When You Are Engulfed in Flames by David Sedaris
Comedy’s a tough business, especially when your material is everyday life. With some authors, it’s tough to stifle a yawn and tougher to move from one essay to the next. Not so with David Sedaris. When You Are Engulfed in Flames elevates the mundane to the excruciatingly hilarious.
Sedaris eschews the cheap snicker for the surprise fit of hysterical giggles, as each essay accumulates information until the perfectly timed pay-off. The funniest moments are also the most tenderly emotional, ranging from frustration with his partner in “Keeping Up” to an elegiac essay about the crotchety old neighbor lady in their New York apartment in “That’s Amore,” which is almost brutal in its transition from hysterical to horrible. Sedaris never ceases to find the absurd and morbid in the mundane, from the Christmas gift that constantly reminds him of his mortality to the spot-on Princeton graduation speech, in which his parents rejoice in his Patricide major.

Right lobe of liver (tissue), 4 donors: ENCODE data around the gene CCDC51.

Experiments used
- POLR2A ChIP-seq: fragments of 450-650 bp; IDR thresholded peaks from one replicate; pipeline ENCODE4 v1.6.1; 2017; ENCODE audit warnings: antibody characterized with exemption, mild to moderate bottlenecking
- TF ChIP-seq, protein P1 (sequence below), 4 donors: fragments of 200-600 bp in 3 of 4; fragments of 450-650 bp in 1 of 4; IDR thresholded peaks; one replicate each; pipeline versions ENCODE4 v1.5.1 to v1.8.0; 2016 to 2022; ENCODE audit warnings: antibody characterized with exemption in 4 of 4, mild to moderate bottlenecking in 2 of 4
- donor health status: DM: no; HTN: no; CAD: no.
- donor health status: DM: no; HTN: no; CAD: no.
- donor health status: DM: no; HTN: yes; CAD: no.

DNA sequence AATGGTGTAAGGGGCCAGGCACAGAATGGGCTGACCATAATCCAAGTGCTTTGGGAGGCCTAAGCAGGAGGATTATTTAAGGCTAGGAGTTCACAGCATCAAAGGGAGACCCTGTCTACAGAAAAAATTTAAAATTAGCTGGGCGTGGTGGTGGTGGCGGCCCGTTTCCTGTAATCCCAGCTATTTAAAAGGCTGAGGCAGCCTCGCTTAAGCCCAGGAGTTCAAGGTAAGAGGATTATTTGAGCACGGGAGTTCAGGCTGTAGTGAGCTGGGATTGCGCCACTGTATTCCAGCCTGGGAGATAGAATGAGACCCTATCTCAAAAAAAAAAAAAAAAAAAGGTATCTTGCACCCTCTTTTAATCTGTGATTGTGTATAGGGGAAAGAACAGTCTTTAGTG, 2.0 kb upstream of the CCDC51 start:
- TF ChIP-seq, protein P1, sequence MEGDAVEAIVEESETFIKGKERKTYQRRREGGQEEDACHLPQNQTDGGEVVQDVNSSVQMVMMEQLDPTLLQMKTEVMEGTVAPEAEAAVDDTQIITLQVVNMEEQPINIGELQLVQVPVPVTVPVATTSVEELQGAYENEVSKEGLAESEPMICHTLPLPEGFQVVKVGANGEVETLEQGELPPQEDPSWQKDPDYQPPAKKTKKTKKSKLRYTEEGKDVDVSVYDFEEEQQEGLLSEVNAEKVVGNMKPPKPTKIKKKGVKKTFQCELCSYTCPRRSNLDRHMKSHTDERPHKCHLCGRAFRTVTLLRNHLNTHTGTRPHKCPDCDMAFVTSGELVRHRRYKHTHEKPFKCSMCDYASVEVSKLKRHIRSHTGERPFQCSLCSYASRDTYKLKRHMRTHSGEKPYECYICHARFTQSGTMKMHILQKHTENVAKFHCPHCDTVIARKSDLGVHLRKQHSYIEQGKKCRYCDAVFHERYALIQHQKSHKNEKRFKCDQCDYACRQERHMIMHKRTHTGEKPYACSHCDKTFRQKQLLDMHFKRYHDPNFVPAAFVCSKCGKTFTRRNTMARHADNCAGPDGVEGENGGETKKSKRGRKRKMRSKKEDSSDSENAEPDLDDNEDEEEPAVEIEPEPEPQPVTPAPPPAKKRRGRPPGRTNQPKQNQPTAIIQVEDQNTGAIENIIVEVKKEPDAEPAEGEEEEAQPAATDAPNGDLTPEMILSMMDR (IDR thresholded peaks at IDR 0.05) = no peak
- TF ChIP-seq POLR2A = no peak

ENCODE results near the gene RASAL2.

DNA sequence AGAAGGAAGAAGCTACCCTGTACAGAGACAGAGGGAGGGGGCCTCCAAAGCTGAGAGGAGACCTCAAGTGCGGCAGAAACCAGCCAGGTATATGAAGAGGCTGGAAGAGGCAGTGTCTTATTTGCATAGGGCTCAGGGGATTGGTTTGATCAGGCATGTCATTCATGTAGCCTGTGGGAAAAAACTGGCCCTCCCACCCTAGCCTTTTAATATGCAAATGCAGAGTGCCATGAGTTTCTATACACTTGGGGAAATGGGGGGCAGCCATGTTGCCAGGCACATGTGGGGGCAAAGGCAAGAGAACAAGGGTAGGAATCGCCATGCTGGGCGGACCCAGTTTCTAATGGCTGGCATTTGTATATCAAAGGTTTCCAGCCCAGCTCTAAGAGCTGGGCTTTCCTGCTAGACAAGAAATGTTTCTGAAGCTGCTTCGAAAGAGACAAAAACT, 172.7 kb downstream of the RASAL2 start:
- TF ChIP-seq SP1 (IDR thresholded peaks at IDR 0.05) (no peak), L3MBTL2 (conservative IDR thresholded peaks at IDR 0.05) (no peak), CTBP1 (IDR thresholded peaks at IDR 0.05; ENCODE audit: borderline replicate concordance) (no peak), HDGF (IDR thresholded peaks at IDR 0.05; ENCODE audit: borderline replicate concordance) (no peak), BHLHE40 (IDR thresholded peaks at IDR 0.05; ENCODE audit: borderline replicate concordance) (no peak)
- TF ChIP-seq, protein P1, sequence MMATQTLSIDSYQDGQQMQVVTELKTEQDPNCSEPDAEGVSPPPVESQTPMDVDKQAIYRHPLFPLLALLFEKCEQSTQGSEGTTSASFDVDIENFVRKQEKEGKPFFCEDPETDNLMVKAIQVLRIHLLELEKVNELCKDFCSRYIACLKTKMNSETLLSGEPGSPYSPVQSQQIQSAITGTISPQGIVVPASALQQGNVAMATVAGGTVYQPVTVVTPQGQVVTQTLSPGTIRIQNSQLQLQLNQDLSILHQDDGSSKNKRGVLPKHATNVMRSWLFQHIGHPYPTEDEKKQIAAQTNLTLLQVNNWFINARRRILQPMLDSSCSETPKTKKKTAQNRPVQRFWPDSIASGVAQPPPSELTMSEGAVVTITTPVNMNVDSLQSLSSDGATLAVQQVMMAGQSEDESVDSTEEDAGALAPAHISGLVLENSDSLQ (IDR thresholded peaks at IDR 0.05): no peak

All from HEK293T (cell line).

Ultimately, the best test of a book’s success is its word-of-mouth. I read it while next to my mother, and my constant giggles had her in fits, begging to read it next. Luckily for us, the book lives up to the hype, a dose of morbid humor for anyone after a good laugh.